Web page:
[ 27 July 2018 ]
Britain is a world leader and pioneer in animal welfare
Animal protection index
The UK has some of the highest standards of animal welfare in the world, according to the World Animal Protection, an international non-profit animal welfare organisation. Its “Animal Protection Index” measures each country’s efforts to protect animals with legislation, improve animal welfare and recognise animals’ emotional and cognitive abilities. The UK achieves the highest ranking, alongside Austria, Switzerland and New Zealand.
The first animal welfare legislation
Britain introduced the first ever animal welfare legislation with the 1822 'Act to Prevent the Cruel and Improper Treatment of Cattle'.
The first animal welfare charity
Shortly thereafter, MPs, clergy and William Wilberforce, the slave trade abolitionist, founded the Society for the Prevention of Cruelty to Animals (SPCA), the world’s first animal welfare charity, in a London coffee shop in 1824. It later became the RSPCA following Queen Victoria’s patronage.
Cruelty of frogs
At a time when the burning and hanging of cats was a French national pass time, the UK was busy setting up rescue centres, such as the still operational Mayhew Animal Home, established in 1886 to protect "the lost and starving dogs and cats of London".
The British Union for the Abolition of Vivisection was established in 1898.
A century of animal protection
Britain spent the twentieth century introducing world-first animal protection legislation such as the Performing Animals Act 1925; the Pet Animals Act 1951 (amended 1983); the Animal Boarding Establishments Act 1963; and the Breeding of Dogs Act 1991.
International gold standard – Animal Welfare Act 2006
In 2007 the most significant piece of animal welfare legislation came into force, making it an offence to fail to ensure the welfare of an animal. In Britain, you have to be actively kind to animals. If you are responsible for an animal, you must ensure it has a suitable environment and diet, allow it to express itself (really), have companionship, be protected from pain, suffering, injury and disease. Penalties include £20,000 and/or a prison sentence.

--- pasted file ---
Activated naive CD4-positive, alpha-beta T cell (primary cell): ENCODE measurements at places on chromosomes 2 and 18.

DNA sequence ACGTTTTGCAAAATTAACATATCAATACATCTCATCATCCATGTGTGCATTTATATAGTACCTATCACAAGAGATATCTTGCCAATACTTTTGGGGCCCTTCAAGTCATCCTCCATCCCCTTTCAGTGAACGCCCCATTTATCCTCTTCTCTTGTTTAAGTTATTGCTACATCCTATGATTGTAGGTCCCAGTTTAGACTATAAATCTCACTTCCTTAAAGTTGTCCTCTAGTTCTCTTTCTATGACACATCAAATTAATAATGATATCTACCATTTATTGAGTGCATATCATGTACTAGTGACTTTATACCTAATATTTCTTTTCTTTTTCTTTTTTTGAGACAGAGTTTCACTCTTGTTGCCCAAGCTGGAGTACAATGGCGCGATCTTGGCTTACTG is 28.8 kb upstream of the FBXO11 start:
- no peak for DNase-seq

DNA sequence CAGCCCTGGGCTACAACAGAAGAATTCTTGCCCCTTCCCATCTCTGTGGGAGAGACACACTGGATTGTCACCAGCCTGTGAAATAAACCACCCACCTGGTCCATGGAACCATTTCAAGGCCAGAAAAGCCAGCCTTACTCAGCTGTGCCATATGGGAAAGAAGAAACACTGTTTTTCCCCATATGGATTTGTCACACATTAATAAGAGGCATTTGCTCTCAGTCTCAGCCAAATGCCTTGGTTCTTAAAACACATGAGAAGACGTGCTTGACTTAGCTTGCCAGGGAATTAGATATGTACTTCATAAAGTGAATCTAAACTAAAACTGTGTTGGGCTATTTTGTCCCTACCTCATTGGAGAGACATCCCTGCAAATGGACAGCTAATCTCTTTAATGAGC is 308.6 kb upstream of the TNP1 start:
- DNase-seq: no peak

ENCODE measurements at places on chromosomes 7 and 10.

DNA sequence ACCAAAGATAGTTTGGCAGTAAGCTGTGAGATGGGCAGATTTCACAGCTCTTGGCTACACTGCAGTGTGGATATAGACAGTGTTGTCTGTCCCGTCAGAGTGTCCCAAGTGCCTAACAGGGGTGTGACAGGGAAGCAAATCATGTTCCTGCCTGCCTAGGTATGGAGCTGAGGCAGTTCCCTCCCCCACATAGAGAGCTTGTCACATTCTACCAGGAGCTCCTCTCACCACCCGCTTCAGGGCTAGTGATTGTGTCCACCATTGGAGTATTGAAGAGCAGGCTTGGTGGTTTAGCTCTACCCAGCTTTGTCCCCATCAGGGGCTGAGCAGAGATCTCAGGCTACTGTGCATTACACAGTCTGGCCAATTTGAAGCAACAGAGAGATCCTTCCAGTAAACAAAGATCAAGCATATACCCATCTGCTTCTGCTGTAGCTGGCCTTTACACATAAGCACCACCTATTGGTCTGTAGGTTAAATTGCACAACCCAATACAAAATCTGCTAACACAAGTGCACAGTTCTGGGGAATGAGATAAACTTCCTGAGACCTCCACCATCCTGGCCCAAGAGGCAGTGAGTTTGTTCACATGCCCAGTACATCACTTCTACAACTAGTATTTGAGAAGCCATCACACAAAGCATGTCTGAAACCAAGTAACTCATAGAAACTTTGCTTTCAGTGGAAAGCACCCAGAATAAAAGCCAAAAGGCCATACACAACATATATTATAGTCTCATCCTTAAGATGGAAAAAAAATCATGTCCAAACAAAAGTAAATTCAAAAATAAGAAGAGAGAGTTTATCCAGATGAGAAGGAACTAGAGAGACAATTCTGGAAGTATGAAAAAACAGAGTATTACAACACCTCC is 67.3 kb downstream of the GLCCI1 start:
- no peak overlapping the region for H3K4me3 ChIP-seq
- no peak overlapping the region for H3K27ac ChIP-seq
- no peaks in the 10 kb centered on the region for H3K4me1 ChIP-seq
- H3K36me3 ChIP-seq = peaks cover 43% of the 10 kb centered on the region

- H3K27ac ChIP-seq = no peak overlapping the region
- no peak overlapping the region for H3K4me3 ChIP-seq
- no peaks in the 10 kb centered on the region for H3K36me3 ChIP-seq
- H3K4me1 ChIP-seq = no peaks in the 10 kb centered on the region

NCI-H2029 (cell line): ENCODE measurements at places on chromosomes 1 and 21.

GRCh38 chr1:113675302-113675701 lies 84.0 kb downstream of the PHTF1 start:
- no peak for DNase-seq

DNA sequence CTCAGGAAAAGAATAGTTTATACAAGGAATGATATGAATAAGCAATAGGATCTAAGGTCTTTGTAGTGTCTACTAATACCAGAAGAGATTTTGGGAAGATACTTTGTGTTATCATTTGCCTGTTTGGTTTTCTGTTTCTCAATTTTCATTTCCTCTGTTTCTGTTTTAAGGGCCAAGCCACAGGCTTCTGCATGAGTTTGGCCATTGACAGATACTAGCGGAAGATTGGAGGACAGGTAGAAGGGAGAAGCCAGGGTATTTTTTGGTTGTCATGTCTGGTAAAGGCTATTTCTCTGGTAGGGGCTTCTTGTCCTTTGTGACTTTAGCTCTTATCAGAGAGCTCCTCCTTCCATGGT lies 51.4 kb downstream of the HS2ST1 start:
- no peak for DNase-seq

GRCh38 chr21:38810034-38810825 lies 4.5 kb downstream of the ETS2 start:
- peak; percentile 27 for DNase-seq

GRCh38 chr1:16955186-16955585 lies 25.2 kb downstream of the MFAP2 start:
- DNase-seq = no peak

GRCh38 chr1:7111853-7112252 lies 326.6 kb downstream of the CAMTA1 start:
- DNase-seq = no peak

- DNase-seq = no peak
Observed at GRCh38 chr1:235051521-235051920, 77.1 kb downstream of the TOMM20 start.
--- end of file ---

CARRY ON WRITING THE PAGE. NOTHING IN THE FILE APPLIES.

The UK has driven much animal welfare regulation from the EU, and the RSPCA campaigned against Brexit (in all but name) to ensure Britain would remain a positive influence in EU rule-making in favour of animals.
However, Brexit gives Britain the opportunity to ban live animal export from the EU (something it cannot do as part of the Single Market) although such a move could still be overruled by the WTO.
CCTV in abattoirs
In May this year, CCTV became mandatory in all abattoirs in England, delivering on a manifesto commitment. Official vets will have unrestricted access to all footage. In addition, the UK government stiffened penalties for animal cruelty to what some may call draconian, including a ten-fold increase in the maximum prison sentence.
A survey of 14 countries by a Canadian think tank found that Britain had one of the "most aggressive" stances to discourage animal fighting and the training of animals to be aggressive .
Private sector initiatives have always been the underlying driver of animal welfare in Britain. Today, the Red Tractor scheme covers 90% of British pigs. This is almost as powerful as black letter legislation. For instance, because the scheme bans castration of male pigs, just 2% of male pigs are castrated in the UK, compared to 94% in Sweden, 95% in Denmark, 80% in Netherland and 20% in Spain.
"I’ve just come back from the Amazon, one of Earth’s natural wonders, where both animals and people are suffering at the hands of criminals who are committing horrible wildlife crimes. What I saw has only sharpened my determination to combat the blight of the illegal wildlife trade.
Boris Johnson, endangered politician, February 2018
Toughest on illegal poaching
The British government has hosted a series of meetings this year to combat the illegal wildlife trade, culminating in the London 2018 Illegal Wildlife Trading Conference in October.
In May, the government published its Ivory Bill, which, when passed, will be one of the toughest bans on ivory sales in the world.
Leaving the EU opens a series of opportunities to strengthen Britain’s animal welfare further and set an example to the world. It could ban the live export of animals, currently protected under the EU’s rules of unfettered free movement of goods, including sentient animals. It could enforce the labelling of Halal meat, which currently has a religious exemption to the EU’s humane slaughter rules. And by forging bilateral deals, Britain would be able to enforce minimum standards of animal welfare and dignity on anyone wishing to sell to the British consumer.